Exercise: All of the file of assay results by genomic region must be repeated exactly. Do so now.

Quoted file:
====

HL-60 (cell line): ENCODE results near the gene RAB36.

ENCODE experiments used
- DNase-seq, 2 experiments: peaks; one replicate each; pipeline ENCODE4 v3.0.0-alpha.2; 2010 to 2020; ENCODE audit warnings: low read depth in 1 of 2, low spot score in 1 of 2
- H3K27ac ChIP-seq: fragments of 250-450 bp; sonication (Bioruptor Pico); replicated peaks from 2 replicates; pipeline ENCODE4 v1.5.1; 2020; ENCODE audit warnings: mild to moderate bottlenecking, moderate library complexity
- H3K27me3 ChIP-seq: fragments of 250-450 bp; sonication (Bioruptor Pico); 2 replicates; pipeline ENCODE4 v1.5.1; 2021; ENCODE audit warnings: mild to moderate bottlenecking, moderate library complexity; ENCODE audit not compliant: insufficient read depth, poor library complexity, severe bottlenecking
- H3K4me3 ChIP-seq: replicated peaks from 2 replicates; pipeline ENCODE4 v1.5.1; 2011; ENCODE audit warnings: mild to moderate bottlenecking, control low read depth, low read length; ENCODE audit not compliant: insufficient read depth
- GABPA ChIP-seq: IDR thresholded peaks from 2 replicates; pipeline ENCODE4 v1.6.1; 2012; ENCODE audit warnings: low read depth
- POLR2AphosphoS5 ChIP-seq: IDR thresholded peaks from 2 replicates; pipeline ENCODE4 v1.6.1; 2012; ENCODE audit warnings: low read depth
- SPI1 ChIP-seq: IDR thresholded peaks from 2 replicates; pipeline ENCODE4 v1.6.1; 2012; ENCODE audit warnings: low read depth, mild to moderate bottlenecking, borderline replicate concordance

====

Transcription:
HL-60 (cell line): ENCODE results near the gene RAB36.

ENCODE experiments used
- DNase-seq, 2 experiments: peaks; one replicate each; pipeline ENCODE4 v3.0.0-alpha.2; 2010 to 2020; ENCODE audit warnings: low read depth in 1 of 2, low spot score in 1 of 2
- H3K27ac ChIP-seq: fragments of 250-450 bp; sonication (Bioruptor Pico); replicated peaks from 2 replicates; pipeline ENCODE4 v1.5.1; 2020; ENCODE audit warnings: mild to moderate bottlenecking, moderate library complexity
- H3K27me3 ChIP-seq: fragments of 250-450 bp; sonication (Bioruptor Pico); 2 replicates; pipeline ENCODE4 v1.5.1; 2021; ENCODE audit warnings: mild to moderate bottlenecking, moderate library complexity; ENCODE audit not compliant: insufficient read depth, poor library complexity, severe bottlenecking
- H3K4me3 ChIP-seq: replicated peaks from 2 replicates; pipeline ENCODE4 v1.5.1; 2011; ENCODE audit warnings: mild to moderate bottlenecking, control low read depth, low read length; ENCODE audit not compliant: insufficient read depth
- GABPA ChIP-seq: IDR thresholded peaks from 2 replicates; pipeline ENCODE4 v1.6.1; 2012; ENCODE audit warnings: low read depth
- POLR2AphosphoS5 ChIP-seq: IDR thresholded peaks from 2 replicates; pipeline ENCODE4 v1.6.1; 2012; ENCODE audit warnings: low read depth
- SPI1 ChIP-seq: IDR thresholded peaks from 2 replicates; pipeline ENCODE4 v1.6.1; 2012; ENCODE audit warnings: low read depth, mild to moderate bottlenecking, borderline replicate concordance